Hi, I need help with essay on The courts decisions over the last thwenty five years or so reveal a remarkably confusing approach to the purpose of cross-examination under s1(f)(ii)Criminal E. Paper must be at least 2000 words. Please, no plagiarized work!
gainst the national interest are easy to fathom and understand but lately, especially the last two decades, court decisions that require adjudication of cases in which the good or the bad moral character of the defendant is relevant to the resolution of the facts in issue, had been murky and muddled that students of law are often left befuddled. This is to be expected as the allowance of evidence of the bad or good moral character of the accused is fully in the discretion of the judges.3 Some jurors disallow hearing of evidence of the character of the accused on the pretext that it is irrelevant to the case. According to Elliott, “evidence is relevant when it has a tendency in reason to establish the probability or improbability of a fact in issue”4 Relevancy or the materiality to the issue of fact raised in the pleadings is extremely important because if evidence is relevant as well as competent, then that evidence is admissible. What is then relevant and thus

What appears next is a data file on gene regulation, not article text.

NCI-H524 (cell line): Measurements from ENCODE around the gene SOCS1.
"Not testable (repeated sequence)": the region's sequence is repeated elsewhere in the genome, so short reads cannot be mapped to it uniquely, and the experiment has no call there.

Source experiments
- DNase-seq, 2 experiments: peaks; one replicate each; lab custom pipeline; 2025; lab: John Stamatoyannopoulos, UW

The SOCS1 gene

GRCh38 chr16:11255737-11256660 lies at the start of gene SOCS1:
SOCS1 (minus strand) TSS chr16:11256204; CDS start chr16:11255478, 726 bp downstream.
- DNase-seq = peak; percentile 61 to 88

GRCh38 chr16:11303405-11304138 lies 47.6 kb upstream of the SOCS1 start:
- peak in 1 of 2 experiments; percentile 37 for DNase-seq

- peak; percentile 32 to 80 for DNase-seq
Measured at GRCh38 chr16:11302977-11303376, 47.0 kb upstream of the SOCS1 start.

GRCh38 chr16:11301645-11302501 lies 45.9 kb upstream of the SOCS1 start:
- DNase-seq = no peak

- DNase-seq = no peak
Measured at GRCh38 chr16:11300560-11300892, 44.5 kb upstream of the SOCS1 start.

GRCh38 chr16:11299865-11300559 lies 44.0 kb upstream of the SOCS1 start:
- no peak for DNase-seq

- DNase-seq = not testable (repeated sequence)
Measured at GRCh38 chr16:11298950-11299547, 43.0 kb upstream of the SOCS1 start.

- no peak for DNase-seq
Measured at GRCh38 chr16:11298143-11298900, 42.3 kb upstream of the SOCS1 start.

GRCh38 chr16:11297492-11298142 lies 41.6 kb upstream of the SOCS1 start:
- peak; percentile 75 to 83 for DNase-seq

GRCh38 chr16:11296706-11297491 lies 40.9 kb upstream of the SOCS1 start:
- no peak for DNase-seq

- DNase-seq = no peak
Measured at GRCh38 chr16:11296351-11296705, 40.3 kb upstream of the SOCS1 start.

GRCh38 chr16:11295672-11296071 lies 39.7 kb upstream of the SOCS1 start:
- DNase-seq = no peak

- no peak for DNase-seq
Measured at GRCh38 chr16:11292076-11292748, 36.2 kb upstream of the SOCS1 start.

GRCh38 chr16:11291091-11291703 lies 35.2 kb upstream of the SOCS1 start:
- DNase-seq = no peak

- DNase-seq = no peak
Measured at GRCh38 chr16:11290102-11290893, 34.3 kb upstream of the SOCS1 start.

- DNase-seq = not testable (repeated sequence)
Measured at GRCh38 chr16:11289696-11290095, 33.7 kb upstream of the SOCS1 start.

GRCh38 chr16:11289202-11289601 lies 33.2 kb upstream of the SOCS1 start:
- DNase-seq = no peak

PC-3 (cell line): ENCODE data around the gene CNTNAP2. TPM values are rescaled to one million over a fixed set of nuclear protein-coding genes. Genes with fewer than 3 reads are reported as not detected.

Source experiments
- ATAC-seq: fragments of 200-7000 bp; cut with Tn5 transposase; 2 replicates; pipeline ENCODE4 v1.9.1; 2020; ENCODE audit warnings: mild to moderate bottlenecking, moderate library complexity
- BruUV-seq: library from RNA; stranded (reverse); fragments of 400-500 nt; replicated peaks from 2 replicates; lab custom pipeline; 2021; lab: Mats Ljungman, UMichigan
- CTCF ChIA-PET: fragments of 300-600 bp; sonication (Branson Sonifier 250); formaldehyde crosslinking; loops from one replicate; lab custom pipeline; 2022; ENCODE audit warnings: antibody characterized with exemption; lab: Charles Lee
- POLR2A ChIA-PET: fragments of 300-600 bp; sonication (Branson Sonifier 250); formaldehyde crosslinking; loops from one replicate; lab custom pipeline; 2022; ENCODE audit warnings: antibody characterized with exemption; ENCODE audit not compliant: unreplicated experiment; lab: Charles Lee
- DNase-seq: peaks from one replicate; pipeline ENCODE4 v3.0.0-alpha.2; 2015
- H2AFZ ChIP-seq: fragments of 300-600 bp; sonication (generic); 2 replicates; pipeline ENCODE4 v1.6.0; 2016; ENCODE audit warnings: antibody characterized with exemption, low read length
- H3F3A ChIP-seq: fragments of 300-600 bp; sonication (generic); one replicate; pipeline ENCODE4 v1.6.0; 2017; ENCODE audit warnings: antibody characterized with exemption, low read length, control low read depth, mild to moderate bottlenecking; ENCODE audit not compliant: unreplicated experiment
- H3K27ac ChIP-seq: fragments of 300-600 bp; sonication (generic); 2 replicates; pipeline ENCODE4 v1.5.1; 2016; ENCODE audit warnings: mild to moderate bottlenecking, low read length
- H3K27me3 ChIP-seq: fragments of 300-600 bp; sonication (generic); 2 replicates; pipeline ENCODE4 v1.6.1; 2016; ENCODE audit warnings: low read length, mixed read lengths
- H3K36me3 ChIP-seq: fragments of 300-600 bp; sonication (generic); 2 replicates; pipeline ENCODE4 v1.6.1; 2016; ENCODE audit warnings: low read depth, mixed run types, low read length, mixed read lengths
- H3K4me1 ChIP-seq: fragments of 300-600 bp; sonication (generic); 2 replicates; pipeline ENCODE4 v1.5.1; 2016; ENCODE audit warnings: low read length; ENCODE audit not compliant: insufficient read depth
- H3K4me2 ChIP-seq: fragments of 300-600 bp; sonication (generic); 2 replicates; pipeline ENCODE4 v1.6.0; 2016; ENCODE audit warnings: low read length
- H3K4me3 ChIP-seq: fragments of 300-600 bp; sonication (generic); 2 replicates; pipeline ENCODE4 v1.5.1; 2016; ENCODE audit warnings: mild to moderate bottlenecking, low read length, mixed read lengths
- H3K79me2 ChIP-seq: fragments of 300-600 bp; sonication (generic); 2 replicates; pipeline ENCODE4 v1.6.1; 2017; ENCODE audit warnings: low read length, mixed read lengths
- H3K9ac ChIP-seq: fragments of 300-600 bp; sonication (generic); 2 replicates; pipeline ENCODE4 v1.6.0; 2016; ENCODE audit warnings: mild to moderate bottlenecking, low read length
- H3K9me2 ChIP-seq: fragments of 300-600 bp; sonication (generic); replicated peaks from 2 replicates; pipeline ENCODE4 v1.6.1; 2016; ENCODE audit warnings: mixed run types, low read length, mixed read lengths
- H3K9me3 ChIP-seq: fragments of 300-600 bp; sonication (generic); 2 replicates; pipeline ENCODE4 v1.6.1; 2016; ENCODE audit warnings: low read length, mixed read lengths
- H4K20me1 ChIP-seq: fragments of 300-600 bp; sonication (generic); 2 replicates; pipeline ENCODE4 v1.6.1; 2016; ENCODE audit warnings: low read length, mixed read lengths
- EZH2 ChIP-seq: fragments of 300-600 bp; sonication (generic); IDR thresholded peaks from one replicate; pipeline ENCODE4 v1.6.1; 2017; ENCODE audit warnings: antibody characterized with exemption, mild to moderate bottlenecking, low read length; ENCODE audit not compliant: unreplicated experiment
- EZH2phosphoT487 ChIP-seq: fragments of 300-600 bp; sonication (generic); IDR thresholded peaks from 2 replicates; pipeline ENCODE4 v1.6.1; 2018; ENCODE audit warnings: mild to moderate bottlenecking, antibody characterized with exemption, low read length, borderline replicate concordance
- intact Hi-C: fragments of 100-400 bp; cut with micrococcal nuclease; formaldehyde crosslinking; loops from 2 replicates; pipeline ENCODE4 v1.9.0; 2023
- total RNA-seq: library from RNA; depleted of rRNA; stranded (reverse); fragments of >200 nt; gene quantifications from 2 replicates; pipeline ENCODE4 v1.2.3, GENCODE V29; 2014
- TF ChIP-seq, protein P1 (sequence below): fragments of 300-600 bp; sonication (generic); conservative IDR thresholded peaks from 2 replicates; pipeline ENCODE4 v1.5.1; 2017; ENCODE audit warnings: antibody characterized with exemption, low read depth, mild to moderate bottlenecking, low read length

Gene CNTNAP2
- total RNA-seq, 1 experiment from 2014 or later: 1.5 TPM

admissible is therefore, dependent on the juror’s discretion. All that the court has to say after it refuses admittance of evidence is that it does so “in the interest of justice by virtue of Criminal Justice Act 1988 section 25(1).5
Wigmore’s Axiom of Admissibility which is supposed to facilitate the judges’ exercise of their discretion to allow or disallow admission of evidence as to the good or bad character of the accused merely confuse the judges and everybody else. According to Wigmore, what can be admitted are only facts with rational probative value unless some specific rule clearly forbids its admission. Again the term ‘rational probative value’ is dependent on the interpretation of each judge. The Alfred Altmore Pope Foundation case tersely expresses this dilemma: No precise and universal test of relevancy is furnished by the law but the determination of whether particular evidence is relevant rests largely on the discretion of the court, which must be exercised